The survey also revealed Britain’s favourite structures, with Stonehenge voted top (54%). London again proved to be a key location as Tower Bridge (40%), Big Ben (38%) and The London Eye (22%) took second, third and fourth place respectively. Clifton Suspension Bridge, which spans the Avon Gorge in Bristol, was fifth after receiving 22% of the votes.
UKTV’s Top 10 Favourite British Structures
1. Stonehenge (Wiltshire) 54%
2. Tower Bridge (London) 40%
3. Big Ben (London) 38%
4. The London Eye (London) 22%
5. Clifton Suspension Bridge, Bristol 22%
6. Hadrian’s Wall (Cumbria – South Shields) 22%
7. The Angel of the North (Gateshead) 20%
8. Blackpool Tower 16%
9. Iron Bridge, Shropshire 14%
10. Firth of Forth 14%
IT WAS promoted as an opportunity to appreciate the splendour of your own country while saving a pound or two. Yet the “stay-cation” has failed to make a lasting impression on the British public, according to a new poll which found that holidaymakers are better at recognising foreign landmarks than one in their own country.
Despite having some of the most iconic buildings and scenery in the world, such as Edinburgh Castle and the white cliffs of Dover, British landmarks faired poorly in a new survey that sought to discover the most recognisable tourist icons among British holidaymakers.
While not a single person out of the 1,714 British holidaymakers polled by sunshine.co.uk, an online travel agent, failed to recognise the Eiffel Tower, only 77 per cent recognised Stonehenge, it is claimed.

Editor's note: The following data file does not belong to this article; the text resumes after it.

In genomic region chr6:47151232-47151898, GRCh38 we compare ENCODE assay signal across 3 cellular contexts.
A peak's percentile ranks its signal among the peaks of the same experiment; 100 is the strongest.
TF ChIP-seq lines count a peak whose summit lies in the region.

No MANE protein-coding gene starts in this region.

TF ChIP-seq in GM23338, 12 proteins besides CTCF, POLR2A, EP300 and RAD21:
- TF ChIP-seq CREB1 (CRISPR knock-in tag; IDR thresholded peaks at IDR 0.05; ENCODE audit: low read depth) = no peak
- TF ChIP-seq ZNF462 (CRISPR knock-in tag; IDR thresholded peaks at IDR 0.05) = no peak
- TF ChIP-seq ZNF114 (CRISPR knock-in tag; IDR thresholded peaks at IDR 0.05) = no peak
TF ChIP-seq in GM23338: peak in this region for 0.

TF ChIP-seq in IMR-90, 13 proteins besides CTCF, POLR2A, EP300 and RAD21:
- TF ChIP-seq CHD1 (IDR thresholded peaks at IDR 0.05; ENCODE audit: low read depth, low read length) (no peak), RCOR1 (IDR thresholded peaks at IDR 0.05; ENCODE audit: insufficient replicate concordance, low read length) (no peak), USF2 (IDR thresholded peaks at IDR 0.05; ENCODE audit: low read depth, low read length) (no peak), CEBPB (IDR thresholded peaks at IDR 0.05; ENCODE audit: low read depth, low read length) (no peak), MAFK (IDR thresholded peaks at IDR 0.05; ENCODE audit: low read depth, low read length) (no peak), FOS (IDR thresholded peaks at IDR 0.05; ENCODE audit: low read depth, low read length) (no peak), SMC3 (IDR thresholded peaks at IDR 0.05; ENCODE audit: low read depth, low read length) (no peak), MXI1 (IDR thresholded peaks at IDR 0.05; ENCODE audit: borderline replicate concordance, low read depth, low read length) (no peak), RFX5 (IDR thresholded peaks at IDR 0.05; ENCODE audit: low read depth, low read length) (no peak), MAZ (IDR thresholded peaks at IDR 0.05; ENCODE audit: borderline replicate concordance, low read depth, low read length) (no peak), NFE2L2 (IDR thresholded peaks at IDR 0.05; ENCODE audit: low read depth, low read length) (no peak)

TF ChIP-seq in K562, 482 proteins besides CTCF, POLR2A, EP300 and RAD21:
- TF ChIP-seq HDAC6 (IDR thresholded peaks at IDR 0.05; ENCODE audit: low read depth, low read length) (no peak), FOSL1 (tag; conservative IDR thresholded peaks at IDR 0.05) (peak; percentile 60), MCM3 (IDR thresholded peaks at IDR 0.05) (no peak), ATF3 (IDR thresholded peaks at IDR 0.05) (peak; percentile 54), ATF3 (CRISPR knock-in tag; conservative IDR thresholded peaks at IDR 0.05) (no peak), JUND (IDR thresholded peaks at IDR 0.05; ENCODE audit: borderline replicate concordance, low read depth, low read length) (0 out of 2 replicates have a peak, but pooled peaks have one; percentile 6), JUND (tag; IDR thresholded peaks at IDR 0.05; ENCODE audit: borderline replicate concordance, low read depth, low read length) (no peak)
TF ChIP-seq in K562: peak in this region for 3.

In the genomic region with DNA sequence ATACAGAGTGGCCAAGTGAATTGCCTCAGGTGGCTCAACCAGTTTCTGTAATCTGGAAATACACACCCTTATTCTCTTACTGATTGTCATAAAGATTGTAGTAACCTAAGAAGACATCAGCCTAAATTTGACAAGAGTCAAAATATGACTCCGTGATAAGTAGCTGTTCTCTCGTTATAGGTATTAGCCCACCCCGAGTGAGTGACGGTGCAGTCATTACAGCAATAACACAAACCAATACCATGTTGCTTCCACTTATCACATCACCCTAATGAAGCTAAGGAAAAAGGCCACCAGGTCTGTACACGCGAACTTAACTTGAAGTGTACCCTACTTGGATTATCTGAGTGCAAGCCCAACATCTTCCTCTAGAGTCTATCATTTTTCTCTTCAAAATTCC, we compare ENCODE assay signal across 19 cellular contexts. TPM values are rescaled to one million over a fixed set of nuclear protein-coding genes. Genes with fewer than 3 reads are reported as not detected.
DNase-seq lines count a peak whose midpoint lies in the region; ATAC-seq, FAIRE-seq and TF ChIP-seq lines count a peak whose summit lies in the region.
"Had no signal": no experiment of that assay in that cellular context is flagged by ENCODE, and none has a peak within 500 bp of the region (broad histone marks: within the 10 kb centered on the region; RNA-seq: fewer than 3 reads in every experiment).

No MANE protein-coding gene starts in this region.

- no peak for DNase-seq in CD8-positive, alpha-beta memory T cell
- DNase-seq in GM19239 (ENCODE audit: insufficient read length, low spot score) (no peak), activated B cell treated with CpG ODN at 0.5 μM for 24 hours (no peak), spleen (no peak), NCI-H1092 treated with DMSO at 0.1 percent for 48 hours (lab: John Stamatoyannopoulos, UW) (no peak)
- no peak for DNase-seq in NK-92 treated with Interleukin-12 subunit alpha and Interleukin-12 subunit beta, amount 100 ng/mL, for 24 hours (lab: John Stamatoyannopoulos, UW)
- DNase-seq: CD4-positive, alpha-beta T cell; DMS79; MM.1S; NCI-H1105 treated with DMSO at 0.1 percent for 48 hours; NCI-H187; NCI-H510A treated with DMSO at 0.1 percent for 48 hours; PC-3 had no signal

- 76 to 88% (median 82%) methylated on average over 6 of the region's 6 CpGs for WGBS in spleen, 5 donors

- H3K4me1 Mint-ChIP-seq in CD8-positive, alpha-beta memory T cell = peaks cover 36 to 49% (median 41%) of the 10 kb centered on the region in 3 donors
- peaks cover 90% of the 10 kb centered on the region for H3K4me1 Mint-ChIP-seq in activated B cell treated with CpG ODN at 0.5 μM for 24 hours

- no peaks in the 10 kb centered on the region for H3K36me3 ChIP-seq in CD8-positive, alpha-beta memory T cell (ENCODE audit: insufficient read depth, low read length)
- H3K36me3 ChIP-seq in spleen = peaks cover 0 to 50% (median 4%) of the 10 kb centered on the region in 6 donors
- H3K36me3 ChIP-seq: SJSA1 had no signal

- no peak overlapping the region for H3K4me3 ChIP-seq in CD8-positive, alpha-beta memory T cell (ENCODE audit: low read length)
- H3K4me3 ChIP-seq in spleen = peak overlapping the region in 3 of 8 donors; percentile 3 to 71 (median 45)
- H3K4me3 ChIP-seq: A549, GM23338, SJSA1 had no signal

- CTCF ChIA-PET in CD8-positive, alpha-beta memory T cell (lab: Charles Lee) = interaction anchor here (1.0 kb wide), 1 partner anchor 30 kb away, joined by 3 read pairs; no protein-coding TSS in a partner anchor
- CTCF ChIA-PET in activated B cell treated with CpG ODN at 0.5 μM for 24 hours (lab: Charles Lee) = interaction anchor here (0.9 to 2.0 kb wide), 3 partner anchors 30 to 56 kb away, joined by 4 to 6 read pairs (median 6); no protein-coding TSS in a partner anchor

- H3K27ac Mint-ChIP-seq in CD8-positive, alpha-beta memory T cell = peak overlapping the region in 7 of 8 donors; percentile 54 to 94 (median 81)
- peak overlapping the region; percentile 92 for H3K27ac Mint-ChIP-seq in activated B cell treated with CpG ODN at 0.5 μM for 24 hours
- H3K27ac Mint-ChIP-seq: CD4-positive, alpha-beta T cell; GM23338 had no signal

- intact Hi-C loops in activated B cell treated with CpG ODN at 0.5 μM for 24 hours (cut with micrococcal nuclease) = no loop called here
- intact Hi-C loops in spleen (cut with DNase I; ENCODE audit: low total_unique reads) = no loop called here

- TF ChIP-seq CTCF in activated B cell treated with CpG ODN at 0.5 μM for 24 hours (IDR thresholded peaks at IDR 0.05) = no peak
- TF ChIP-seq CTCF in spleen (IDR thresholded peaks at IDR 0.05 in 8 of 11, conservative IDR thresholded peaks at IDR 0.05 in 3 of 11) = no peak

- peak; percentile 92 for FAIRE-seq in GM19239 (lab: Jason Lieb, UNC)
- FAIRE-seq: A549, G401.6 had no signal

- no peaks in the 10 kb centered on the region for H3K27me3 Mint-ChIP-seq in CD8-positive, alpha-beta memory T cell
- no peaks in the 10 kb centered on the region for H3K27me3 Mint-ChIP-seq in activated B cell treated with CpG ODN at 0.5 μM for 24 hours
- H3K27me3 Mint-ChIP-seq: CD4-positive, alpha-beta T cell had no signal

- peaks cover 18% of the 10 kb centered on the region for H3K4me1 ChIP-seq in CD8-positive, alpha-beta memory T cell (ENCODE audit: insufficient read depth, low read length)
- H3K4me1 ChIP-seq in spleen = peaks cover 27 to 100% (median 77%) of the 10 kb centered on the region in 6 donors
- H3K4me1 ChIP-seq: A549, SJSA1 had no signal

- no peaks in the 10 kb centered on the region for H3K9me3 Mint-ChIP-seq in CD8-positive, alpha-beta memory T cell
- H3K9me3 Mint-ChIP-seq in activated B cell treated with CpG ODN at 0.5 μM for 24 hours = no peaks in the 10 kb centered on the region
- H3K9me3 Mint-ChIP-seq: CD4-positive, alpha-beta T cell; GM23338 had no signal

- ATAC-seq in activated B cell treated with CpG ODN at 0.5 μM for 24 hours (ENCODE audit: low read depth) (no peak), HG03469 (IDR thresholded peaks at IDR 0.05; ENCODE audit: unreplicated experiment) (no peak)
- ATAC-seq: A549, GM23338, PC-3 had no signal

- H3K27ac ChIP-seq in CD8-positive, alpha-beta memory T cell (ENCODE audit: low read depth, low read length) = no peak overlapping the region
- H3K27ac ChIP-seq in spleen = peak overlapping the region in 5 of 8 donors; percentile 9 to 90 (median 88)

To add insult to injury, places such as the Sydney Opera House and San Francisco’s Golden Gate Bridge were more recognisable than Trafalgar Square and the London Eye.
Only Big Ben in London and Stonehenge made it into the top ten of the most recognised landmarks in the world. While 98 per cent recognised the Pyramids, 96 per cent identified the Statue of Liberty in New York and 95 per cent recognised the Great Wall of China. Big Ben had a “score” of 93 per cent but Trafalgar Square and the London Eye failed to make it into the top ten of most-recognised landmarks.
The Great Wall of China came fourth with 95 per cent of those polled recognising it, while the Taj Mahal came in sixth with 84 per cent.
The top ten most recognised landmarks for UK holidaymakers was completed by Stonehenge in seventh place, the Sydney Opera House in eighth place, the Colosseum in Rome in ninth place and San Francisco’s Golden Gate bridge in tenth place.
Yesterday, Chris Clarkson, the co-founder of Sunshine.co.uk said: “I actually can’t quite believe that more UK-based landmarks didn’t feature in the top ten here. To see that more people recognised the Golden Gate Bridge above the likes of the London Eye and Trafalgar Square is a bit of an eye opener.”
However, Mike Cantlay, chairman of VisitScotland said it aimed to make people more familiar with Scotland’s landmarks as well as the more out-of-the-way places in the country.
He said: “One of the main aims of our ongoing marketing campaign, Surprise Yourself, is to encourage more Scots to get out and about and explore what’s on their very doorstep.
“From iconic landmarks, such as Edinburgh Castle or Loch Ness, to hidden gems that you won’t find in the guidebooks, VisitScotland is working hard alongside Scotland’s tourism industry to promote every area of our stunning country and make sure Scots staycationers have every reason to stay close to home for their autumnal break.
“No matter how well you think you know Scotland, the beauty of it is there’s always something new to discover.”
1. Eiffel Tower – 100%
2. Pyramids – 98%
3. Statue of Liberty – 96%
4. Great Wall of China – 95%
5. Big Ben – 93%
6. Taj Mahal – 84%
7. Stonehenge – 77%
8. Sydney Opera House – 71%
9. Colosseum, Rome – 69%
10. Golden Gate Bridge, San Francisco – 65%
By ANGUS HOWARTH – http://www.scotsman.com
Published on Monday 8 October 2012 00:00
Best Value Tours – www.SightseeingTours.co.uk